> can show all of the parameters as you change them. If you're also
> positioned advantageously and the camera has a swiveling LCD you
> don't even have to raise the camera to take the shot - the LCD does
> double duty as the viewfinder. Most DLSRs use the LCD for viewing
> shots after you take them, but I think that one of the new Olympus
> DSLRs has "live preview", allowing you to duplicate what P&S owners
> have been able to do for years. Alternatively, aren't there some
> other DSLRs that have a simple LCD display on the top of the camera
> that would show settings, such as shutter speed, aperture, ISO, etc?
> Probably some of the Nikon DSLRs, since there have been some
> messages from people indicating that their top LCD doesn't blank out
> when the camera is powered off. Not owning or having used one, I
> can't tell you what specific parameters are shown in the display.


Canon shows you all the stuff on top, the back screen it pretty much
off unless you are viewing a photo or messing with a menu.

Scott

 
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Bill Funk
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      03-23-2006
On 22 Mar 2006 14:34:22 -0800, "(E-Mail Removed)"
<(E-Mail Removed)> wrote:

>Hi Neil,
>Thanks for the reply. I have strong opinions about how each parameter
>should be set and I do not welcome comments from the peanut section. I
>consider the non manual modes the peanut section.
>
>Thanks,
>Ron


You're sandbagging us, Ron.
If you'd just come out and tell us what you *really* want, maybe we
could help.
I sugested auto mode twice, and you ignored it. Now I find that you
really want to do everything manually. Why couldn't you have said that
first, or even rreplied when I asked if that's what you wanted?

Here's what you need to do: memorize how the camera's controls work,
then remember what settings are currently being used. Then, using you
rmemorized controls, adjust as you need.
Any DSLR will let you do this.
Or, again, is this not what you want?
The above is not a rhetorical question.

--
Bill Funk
replace "g" with "a"
 
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cjcampbell
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      03-23-2006

(E-Mail Removed) wrote:
> Thanks,
> Ron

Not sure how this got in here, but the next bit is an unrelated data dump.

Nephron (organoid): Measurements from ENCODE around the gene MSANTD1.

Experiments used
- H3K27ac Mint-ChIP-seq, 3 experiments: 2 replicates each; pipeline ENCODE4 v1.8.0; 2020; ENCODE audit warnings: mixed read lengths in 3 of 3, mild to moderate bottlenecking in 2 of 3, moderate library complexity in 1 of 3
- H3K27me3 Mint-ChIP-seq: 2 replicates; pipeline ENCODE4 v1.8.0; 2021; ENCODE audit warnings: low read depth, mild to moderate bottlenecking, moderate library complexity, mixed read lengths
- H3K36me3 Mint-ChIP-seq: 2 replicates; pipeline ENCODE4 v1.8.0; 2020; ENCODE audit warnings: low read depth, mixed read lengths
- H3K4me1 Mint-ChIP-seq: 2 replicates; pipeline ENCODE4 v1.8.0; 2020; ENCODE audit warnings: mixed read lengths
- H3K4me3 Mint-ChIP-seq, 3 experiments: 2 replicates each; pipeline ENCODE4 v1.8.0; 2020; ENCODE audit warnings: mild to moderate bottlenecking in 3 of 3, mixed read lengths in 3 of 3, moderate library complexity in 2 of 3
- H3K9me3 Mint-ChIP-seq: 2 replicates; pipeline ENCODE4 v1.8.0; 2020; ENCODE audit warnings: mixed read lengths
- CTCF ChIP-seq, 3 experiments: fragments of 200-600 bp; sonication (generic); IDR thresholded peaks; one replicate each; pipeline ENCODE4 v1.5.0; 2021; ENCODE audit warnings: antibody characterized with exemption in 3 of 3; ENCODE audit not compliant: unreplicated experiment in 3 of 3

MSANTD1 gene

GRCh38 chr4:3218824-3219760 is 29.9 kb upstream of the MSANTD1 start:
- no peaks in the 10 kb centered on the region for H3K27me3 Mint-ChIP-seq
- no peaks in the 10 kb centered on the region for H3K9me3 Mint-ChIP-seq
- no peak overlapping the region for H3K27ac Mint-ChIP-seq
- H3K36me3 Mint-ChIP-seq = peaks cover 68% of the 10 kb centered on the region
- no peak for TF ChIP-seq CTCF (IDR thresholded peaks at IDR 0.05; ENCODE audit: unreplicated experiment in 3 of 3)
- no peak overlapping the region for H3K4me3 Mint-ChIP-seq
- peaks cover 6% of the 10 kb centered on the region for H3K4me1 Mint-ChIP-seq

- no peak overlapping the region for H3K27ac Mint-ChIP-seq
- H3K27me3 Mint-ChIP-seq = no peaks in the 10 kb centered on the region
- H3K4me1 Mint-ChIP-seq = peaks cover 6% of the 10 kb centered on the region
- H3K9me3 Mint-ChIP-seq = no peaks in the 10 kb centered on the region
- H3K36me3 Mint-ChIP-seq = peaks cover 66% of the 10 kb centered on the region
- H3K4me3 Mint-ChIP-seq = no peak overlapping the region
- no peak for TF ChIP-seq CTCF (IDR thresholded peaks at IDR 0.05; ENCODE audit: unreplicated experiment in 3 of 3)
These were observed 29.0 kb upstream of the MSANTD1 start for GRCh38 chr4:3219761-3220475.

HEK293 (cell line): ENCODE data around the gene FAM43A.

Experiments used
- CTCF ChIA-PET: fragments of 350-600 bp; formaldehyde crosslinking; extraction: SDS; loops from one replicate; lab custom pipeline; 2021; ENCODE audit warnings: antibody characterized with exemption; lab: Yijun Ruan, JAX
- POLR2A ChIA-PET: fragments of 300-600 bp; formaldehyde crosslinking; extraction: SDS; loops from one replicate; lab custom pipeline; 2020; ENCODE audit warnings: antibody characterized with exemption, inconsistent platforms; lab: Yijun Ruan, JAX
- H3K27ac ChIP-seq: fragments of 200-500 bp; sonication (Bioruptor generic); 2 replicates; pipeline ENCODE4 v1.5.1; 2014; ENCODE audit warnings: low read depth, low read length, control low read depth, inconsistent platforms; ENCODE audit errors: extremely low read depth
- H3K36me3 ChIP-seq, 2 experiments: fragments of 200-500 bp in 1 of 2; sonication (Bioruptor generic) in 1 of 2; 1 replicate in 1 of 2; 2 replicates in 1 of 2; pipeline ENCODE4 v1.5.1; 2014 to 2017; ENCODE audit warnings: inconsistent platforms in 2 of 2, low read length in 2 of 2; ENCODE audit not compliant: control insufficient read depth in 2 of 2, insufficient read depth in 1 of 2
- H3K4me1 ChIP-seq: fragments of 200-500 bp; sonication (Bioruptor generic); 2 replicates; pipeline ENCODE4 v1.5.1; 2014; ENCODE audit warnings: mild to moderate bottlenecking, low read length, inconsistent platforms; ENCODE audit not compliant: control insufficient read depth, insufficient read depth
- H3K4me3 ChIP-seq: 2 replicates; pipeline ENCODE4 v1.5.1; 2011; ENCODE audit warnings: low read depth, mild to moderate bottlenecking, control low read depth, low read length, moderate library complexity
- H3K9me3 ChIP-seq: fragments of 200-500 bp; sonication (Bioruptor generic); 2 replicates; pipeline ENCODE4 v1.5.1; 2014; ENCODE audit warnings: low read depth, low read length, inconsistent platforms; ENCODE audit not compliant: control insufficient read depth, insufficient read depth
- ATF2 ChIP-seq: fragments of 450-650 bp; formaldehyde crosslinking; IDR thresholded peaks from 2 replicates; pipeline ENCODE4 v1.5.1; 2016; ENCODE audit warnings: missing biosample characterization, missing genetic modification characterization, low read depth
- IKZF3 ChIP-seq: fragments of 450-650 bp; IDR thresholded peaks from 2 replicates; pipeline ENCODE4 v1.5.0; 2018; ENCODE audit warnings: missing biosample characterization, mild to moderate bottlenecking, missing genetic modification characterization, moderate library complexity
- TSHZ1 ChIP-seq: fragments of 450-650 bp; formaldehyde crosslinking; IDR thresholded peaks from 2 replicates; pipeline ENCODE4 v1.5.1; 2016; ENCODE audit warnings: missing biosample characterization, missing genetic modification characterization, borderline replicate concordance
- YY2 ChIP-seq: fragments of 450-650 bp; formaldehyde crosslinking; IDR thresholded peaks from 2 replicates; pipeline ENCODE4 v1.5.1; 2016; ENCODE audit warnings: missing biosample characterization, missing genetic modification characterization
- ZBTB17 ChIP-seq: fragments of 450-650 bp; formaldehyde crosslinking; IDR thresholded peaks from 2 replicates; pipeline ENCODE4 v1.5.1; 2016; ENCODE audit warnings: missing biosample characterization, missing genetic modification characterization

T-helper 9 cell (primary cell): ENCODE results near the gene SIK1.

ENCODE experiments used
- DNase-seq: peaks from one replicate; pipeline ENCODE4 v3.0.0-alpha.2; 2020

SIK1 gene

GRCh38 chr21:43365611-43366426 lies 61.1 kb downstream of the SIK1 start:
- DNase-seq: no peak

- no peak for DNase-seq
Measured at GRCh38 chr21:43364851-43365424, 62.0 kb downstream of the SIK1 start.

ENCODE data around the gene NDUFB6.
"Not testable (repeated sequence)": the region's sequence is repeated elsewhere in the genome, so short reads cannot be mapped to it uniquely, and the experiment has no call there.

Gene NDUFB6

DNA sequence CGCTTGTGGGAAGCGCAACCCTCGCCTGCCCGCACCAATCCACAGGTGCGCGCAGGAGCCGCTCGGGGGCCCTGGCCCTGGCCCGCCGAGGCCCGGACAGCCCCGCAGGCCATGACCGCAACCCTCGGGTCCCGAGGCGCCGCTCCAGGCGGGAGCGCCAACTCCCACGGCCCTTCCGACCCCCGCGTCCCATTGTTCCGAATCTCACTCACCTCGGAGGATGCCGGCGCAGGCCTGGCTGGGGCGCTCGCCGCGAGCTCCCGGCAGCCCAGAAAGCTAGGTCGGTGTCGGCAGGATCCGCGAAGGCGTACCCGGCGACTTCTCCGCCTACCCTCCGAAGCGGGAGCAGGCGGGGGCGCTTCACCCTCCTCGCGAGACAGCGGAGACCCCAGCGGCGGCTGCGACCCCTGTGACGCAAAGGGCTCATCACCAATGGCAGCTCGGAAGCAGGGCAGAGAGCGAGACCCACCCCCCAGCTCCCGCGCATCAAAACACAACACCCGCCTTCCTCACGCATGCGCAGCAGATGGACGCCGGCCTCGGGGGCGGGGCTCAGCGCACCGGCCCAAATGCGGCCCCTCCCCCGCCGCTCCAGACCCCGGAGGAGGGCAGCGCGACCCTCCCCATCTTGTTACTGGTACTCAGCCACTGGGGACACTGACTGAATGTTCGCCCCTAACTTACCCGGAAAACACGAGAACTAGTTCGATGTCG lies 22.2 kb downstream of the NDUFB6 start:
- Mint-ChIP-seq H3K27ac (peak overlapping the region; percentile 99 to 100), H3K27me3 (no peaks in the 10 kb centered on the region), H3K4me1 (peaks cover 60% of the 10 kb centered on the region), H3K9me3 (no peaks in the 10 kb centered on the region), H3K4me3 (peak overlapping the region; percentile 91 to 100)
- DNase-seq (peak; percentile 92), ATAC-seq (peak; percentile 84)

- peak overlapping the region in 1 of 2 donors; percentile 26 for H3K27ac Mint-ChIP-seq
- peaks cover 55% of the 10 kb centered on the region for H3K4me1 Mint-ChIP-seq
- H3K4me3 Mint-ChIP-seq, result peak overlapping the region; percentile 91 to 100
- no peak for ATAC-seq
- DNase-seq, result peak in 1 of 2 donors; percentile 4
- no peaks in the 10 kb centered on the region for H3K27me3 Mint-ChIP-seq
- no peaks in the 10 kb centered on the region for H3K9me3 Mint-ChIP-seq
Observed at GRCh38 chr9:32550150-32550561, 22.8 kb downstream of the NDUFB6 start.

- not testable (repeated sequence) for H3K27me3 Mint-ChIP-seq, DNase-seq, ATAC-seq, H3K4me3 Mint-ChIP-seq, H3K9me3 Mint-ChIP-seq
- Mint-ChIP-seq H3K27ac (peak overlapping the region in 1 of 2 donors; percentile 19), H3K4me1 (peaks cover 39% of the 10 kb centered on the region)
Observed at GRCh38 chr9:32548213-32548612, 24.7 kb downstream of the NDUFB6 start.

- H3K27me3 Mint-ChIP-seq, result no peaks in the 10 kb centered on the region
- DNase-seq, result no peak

You are welcome. Most DSLRs are designed to be easy to use in the dark
or at waist level. It is simply a matter of becoming familiar with the
controls. Nikons have a reputation of being a little more intuitive
about this, but legions of Canon owners have managed it as well. What
it really takes is practice. You learn fairly quickly how much you can
turn each lens to get the zoom you want, where each button is, and how
many clicks of the dial it is to set aperture or shutter speed.

I use my D70 quite a lot without looking at it at all. I frequently
shoot without even looking through the viewfinder, taking several shots
at slightly different angles to make sure I get the composition I want.
I find this especially useful for pictures where the camera is at or
near the ground level, holding the camera overhead to shoot over crowds
or other obstructions (or simply to get a less distorted view of a
building), or even just walking down the street.

Most DSLRs are black for a reason -- studies have shown that black
cameras are less "visible," meaning "threatening" to most subjects.
Even so, stick any lens that has a 77mm filter on the front and you are
going to have a seriously intimidating piece of equipment. Sneakiness
does not help matters; it just makes people jittery all the time.
Digital cameras can be a big help in putting people at ease, as can a
good photographer's banter. Take a few trial shots, letting people look
at the digital picture. Keep up the chatter and always act like you
know exactly what you are doing. Once you win their trust you become
invisible and you can snap away and nobody cares.